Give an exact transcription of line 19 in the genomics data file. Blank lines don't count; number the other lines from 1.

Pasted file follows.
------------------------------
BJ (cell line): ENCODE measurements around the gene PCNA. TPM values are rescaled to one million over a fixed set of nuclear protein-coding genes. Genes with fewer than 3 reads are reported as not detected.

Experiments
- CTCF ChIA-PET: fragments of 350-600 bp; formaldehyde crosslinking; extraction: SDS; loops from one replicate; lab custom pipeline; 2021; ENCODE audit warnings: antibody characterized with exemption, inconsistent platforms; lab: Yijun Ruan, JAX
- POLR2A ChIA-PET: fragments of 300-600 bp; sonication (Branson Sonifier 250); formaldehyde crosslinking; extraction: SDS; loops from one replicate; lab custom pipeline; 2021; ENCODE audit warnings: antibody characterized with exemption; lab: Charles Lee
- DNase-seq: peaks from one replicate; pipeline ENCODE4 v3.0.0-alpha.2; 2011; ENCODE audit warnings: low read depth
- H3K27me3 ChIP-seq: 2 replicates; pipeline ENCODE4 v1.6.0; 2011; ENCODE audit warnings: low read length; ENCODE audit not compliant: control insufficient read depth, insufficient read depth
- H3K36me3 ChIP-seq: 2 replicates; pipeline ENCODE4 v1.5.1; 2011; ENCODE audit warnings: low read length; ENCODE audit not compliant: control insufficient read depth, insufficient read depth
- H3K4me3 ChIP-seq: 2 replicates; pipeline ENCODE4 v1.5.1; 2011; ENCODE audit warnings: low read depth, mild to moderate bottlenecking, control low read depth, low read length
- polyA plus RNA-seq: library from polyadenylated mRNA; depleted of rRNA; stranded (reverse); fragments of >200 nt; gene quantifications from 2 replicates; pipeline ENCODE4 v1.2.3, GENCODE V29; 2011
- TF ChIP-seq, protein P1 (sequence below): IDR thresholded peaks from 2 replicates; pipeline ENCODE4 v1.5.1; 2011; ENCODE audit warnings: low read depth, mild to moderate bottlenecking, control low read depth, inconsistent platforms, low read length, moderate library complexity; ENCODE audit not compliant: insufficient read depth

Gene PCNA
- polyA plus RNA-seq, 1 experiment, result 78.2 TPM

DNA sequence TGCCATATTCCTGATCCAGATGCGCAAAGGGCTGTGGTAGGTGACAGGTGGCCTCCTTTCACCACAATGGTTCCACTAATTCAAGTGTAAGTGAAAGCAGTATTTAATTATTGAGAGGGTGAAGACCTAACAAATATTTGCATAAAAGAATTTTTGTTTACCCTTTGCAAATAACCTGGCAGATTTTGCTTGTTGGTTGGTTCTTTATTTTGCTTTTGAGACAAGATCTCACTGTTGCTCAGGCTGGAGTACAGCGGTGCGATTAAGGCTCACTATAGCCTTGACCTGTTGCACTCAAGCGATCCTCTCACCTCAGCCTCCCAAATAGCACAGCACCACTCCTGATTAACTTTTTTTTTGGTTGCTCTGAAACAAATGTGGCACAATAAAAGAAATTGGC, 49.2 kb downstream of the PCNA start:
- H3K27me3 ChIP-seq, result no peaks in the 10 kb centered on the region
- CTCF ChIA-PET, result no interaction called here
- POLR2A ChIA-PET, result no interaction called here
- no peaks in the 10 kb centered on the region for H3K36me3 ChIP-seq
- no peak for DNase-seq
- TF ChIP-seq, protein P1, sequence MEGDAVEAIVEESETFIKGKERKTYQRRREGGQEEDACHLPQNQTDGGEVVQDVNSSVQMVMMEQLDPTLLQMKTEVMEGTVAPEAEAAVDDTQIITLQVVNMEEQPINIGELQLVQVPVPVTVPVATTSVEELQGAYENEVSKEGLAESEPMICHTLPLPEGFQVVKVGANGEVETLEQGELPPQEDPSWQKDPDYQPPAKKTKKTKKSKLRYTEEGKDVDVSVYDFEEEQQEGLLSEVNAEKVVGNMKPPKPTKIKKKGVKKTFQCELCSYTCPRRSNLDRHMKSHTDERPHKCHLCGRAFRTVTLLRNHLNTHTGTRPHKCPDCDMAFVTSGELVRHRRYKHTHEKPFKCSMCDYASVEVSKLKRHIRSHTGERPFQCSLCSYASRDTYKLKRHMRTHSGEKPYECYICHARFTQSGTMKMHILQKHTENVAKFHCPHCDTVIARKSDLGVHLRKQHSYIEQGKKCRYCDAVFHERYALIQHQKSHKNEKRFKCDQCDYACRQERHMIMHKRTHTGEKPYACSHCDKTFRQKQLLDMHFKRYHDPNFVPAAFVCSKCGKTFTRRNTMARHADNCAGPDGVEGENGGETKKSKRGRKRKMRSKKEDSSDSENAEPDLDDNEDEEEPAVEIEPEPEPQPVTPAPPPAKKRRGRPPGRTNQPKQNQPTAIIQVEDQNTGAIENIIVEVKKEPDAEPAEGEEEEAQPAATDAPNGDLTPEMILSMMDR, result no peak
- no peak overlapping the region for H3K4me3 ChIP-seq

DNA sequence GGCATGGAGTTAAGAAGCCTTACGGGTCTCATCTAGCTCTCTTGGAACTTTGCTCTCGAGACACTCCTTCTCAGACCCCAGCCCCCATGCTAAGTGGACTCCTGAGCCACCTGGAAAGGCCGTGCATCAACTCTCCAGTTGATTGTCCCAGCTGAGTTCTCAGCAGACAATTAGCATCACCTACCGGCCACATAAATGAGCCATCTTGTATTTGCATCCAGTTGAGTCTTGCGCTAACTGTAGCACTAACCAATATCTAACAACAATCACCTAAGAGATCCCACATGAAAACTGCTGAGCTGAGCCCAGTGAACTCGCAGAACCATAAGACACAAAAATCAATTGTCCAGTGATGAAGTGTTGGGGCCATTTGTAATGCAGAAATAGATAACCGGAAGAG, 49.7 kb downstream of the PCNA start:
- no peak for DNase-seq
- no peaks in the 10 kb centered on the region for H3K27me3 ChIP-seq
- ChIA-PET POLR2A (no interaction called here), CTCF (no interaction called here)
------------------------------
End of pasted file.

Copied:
- TF ChIP-seq, protein P1, sequence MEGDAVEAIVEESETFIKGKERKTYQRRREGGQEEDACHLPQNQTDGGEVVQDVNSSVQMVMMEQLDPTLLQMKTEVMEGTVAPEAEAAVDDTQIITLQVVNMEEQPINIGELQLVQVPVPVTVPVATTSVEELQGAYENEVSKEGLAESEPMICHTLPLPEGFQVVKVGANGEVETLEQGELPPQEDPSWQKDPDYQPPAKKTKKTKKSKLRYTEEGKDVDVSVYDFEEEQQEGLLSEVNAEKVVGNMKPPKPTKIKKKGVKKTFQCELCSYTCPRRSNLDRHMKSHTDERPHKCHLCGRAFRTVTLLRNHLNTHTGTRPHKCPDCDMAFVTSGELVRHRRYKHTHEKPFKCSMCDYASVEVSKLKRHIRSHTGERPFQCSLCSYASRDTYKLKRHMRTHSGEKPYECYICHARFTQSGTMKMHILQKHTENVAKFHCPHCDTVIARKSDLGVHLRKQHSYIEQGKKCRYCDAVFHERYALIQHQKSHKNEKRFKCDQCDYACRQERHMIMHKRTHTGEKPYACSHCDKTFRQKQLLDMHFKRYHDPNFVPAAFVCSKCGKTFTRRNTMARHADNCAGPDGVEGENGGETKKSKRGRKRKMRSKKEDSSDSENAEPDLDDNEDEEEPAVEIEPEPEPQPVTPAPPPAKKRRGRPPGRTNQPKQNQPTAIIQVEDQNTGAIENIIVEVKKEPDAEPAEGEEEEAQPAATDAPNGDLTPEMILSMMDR, result no peak